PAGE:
This letter was intercepted by the British navy and never reached Tippoo Sahib. But the activities of this Muslim prince who for the past twenty years had sought an alliance with the French against the British, had long time been a source of annoyance to the government of Calcutta - particularly to the then Governor-general, Richard Wellesley, Lord Mornington, elder brother of Arthur, the future Duke of Wellington. Shortly after his arrival in Calcutta in May 1798, Richard Wellesley ordered Tippoo and the Nizam of Hyderabad to break off relations with France and expel all the French officers and men in their service. Wellesley even found an excuse for declaring war on Tippoo, who died on the 4th of April 1799 in a battle against British troops.

After Tippoo's death, Wellesley's remaining apprehension was a possible Afghan invasion of Northern India. He thought Bonaparte might extend a helping hand to Zaman Shah, the ruler of Afghanistan, having first enlisted the support of Persia.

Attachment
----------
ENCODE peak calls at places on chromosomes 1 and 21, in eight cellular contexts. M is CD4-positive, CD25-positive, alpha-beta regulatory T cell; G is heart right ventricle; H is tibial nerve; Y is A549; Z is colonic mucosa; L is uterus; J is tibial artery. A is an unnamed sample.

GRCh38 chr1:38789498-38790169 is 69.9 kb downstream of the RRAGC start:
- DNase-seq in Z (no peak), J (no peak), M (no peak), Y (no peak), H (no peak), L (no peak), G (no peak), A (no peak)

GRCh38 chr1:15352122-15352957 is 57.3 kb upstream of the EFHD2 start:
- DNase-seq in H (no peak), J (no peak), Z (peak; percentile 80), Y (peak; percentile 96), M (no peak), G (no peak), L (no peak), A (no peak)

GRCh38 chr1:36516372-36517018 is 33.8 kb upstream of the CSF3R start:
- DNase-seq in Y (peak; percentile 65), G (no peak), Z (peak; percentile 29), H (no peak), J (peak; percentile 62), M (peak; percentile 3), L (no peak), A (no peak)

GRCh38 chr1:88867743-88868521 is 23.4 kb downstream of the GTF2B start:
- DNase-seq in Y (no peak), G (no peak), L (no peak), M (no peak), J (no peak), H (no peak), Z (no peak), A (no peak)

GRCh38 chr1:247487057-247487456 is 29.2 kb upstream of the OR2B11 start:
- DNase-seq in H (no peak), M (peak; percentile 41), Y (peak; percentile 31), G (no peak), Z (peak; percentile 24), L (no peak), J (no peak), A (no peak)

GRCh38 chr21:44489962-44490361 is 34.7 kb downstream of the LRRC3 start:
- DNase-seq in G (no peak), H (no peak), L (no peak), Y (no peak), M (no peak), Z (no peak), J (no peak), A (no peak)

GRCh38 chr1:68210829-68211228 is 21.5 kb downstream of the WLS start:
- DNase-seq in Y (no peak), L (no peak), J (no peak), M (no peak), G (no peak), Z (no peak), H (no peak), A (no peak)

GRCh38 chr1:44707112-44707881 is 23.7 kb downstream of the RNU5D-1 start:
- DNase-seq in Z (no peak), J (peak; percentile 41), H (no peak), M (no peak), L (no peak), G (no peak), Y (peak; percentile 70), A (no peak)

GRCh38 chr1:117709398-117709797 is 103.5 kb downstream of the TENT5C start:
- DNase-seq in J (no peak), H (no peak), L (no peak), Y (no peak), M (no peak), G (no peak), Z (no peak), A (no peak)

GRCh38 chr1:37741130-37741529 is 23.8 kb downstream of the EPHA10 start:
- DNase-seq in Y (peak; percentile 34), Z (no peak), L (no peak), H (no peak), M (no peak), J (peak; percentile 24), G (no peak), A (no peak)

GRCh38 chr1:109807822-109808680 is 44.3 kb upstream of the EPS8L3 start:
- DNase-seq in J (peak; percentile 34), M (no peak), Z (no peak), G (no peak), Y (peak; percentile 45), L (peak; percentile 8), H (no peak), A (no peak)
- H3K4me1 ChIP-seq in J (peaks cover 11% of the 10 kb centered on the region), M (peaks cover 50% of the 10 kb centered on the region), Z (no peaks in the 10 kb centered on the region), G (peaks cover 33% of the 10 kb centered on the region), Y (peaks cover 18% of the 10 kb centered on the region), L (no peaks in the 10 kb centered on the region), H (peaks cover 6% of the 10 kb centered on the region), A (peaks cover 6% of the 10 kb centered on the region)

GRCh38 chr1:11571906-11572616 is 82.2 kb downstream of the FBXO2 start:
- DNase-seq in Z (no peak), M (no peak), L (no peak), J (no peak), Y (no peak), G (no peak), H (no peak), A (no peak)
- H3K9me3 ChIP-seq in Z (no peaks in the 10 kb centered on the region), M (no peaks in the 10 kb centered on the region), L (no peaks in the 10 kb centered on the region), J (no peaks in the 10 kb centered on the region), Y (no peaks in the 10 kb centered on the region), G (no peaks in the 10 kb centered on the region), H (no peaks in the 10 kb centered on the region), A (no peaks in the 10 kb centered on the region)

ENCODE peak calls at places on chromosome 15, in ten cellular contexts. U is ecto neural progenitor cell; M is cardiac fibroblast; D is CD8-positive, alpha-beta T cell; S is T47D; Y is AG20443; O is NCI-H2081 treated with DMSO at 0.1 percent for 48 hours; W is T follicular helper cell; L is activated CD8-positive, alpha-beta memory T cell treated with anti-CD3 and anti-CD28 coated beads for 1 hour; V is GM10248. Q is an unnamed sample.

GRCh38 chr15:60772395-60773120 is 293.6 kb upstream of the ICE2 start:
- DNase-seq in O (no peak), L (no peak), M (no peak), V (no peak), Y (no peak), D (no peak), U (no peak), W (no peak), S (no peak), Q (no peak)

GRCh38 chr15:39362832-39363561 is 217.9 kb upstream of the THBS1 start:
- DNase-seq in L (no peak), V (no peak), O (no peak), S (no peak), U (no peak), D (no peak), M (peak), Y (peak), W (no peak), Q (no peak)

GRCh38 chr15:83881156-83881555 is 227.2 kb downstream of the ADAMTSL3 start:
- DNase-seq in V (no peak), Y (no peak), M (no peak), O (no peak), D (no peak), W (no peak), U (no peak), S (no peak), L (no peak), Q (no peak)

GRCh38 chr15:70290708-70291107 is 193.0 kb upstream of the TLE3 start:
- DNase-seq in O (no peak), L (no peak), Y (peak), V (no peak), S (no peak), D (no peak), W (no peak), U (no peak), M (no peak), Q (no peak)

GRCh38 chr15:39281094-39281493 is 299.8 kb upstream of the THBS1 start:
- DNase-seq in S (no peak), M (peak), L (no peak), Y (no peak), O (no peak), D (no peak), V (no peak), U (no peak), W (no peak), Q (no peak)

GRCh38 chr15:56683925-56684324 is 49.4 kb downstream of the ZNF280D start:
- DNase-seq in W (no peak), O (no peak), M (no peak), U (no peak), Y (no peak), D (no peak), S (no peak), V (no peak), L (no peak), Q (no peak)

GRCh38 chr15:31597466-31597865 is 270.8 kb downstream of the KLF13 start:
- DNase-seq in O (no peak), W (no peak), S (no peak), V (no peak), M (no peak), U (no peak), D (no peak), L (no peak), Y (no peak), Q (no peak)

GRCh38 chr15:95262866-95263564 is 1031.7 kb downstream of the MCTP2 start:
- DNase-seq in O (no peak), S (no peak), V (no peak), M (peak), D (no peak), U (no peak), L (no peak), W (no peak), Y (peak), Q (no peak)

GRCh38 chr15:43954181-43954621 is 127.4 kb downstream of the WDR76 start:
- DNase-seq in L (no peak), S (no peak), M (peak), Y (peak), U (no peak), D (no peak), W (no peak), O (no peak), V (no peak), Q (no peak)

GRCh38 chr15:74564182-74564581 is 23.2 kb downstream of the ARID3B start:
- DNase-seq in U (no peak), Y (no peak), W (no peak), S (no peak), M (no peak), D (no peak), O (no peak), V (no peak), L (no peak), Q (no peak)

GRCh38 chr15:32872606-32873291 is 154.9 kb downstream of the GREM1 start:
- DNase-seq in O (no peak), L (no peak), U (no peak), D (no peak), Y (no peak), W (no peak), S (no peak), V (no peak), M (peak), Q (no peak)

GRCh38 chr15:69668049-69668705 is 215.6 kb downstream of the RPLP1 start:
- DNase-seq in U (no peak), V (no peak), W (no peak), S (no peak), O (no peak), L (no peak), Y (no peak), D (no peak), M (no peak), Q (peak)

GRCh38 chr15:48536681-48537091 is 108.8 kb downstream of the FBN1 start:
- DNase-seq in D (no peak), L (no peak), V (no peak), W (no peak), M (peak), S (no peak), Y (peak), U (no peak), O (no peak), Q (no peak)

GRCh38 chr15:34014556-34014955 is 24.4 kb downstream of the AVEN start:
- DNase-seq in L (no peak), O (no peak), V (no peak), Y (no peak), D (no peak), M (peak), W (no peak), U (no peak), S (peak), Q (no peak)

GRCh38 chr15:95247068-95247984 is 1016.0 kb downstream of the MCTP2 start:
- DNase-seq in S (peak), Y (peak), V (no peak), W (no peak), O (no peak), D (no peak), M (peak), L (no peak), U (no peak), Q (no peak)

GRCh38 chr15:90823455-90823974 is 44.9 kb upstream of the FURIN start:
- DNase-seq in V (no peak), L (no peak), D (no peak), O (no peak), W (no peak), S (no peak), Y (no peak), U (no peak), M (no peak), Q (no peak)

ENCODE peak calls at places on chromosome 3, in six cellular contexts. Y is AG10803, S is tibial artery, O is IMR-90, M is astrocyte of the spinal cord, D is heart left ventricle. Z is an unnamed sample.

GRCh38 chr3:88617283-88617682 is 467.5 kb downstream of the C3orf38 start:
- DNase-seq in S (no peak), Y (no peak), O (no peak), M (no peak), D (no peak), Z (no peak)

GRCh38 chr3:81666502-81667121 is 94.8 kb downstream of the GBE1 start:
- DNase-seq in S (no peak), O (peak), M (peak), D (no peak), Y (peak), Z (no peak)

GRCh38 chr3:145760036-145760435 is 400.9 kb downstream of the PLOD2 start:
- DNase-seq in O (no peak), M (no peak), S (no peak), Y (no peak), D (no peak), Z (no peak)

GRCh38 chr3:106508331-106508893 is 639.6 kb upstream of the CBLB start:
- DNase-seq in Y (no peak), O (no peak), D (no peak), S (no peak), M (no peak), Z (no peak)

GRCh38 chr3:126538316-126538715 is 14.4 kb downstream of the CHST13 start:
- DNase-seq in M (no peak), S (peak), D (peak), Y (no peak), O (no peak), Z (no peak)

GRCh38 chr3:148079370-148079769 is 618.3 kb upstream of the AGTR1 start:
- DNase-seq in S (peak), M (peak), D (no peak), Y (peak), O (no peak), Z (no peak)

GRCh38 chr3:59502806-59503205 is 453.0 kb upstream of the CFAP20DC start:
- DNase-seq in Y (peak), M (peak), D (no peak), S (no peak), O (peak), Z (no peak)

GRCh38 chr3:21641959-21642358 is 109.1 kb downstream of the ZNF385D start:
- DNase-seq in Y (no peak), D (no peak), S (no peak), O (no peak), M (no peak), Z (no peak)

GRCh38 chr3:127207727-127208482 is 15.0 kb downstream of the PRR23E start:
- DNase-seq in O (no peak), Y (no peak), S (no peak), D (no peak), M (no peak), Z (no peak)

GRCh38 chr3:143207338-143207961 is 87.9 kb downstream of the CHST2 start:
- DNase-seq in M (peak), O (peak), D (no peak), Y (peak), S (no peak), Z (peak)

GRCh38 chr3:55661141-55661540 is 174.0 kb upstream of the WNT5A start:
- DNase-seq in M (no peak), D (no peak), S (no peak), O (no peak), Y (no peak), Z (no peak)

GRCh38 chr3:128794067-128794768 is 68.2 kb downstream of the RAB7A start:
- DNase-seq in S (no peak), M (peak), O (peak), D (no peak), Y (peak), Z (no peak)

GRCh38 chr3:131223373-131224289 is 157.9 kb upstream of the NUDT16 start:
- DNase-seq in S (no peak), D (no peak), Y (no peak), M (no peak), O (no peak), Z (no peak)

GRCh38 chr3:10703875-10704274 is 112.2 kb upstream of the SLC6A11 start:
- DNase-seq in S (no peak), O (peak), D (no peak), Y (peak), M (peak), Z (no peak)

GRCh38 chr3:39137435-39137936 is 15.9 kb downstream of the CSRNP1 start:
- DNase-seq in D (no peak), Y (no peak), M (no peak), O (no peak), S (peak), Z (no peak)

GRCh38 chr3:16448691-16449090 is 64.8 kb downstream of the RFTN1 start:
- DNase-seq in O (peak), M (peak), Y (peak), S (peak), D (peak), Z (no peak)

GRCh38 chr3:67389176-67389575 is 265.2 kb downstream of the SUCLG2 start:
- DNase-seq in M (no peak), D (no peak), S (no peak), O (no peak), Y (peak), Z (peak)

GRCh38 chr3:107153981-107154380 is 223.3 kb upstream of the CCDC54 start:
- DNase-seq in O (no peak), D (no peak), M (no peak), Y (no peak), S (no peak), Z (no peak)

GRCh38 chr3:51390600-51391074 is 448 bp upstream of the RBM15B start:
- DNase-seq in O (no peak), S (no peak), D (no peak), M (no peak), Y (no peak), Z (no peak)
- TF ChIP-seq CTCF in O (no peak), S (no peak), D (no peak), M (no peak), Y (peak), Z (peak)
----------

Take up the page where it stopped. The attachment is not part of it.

Wellesley therefore decided to send an ambassador to Fath-Ali Shah to « incite him to exclude the French from his territory, especially if they should make any attempt to penetrate through Persia to Hindustan ; and the establishment of such a continued source of anxiety and apprehension to Zaman Shah on the borders of his own dominions, as shall effectually preclude his future projects of advancing towards Hindustan. »

Thus it is in a way thanks to Bonaparte that Persia entered the sphere of great international rivalries.
Although Bonaparte's Eastern dream did not come true during his Egyptian campaign and its extension into Syria, he was not to forget the importance of Persia, first as means of access to India and second, as a source of diversion against Russia.

In the meantime, John Malcolm, Wellesley's ambassador, had arrived in Tehran. In January 1801 he concluded both a commercial and a political treaty with the Persian government. It is the latter that is of particular interest to us, for it contains the seeds of Franco-British rivalry in Persia. It stipulates that « shoul it ever happen that an army of the French nation attempts to settle on any of the islands or shores of Persia, a conjunct force shall be appointed by the two high contracting parties, to act in co-operation, to destroy it. »